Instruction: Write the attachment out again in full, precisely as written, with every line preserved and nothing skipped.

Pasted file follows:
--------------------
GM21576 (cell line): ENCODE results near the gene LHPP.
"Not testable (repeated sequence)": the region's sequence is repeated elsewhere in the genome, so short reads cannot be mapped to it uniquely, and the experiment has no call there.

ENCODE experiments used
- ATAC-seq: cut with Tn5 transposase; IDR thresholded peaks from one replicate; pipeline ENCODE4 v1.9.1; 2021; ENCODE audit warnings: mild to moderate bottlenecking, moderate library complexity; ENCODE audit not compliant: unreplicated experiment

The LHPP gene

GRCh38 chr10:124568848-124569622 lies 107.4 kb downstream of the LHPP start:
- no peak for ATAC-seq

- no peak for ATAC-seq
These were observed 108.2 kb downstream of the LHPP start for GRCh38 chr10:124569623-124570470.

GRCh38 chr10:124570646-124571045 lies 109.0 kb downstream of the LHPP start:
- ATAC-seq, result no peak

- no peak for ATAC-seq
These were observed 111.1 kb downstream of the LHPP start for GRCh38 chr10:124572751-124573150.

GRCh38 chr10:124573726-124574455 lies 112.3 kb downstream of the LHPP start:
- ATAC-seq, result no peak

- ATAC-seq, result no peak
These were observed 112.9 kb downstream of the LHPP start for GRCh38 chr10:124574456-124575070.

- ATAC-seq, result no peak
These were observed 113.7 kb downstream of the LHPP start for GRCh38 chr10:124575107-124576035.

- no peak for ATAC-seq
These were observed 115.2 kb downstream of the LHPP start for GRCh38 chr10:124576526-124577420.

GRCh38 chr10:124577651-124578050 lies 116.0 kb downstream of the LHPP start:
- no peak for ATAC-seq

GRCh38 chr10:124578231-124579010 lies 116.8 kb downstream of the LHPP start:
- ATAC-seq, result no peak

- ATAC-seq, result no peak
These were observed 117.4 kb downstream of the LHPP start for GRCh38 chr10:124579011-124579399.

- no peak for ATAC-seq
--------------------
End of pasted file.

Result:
GM21576 (cell line): ENCODE results near the gene LHPP.
"Not testable (repeated sequence)": the region's sequence is repeated elsewhere in the genome, so short reads cannot be mapped to it uniquely, and the experiment has no call there.

ENCODE experiments used
- ATAC-seq: cut with Tn5 transposase; IDR thresholded peaks from one replicate; pipeline ENCODE4 v1.9.1; 2021; ENCODE audit warnings: mild to moderate bottlenecking, moderate library complexity; ENCODE audit not compliant: unreplicated experiment

The LHPP gene

GRCh38 chr10:124568848-124569622 lies 107.4 kb downstream of the LHPP start:
- no peak for ATAC-seq

- no peak for ATAC-seq
These were observed 108.2 kb downstream of the LHPP start for GRCh38 chr10:124569623-124570470.

GRCh38 chr10:124570646-124571045 lies 109.0 kb downstream of the LHPP start:
- ATAC-seq, result no peak

- no peak for ATAC-seq
These were observed 111.1 kb downstream of the LHPP start for GRCh38 chr10:124572751-124573150.

GRCh38 chr10:124573726-124574455 lies 112.3 kb downstream of the LHPP start:
- ATAC-seq, result no peak

- ATAC-seq, result no peak
These were observed 112.9 kb downstream of the LHPP start for GRCh38 chr10:124574456-124575070.

- ATAC-seq, result no peak
These were observed 113.7 kb downstream of the LHPP start for GRCh38 chr10:124575107-124576035.

- no peak for ATAC-seq
These were observed 115.2 kb downstream of the LHPP start for GRCh38 chr10:124576526-124577420.

GRCh38 chr10:124577651-124578050 lies 116.0 kb downstream of the LHPP start:
- no peak for ATAC-seq

GRCh38 chr10:124578231-124579010 lies 116.8 kb downstream of the LHPP start:
- ATAC-seq, result no peak

- ATAC-seq, result no peak
These were observed 117.4 kb downstream of the LHPP start for GRCh38 chr10:124579011-124579399.

- no peak for ATAC-seq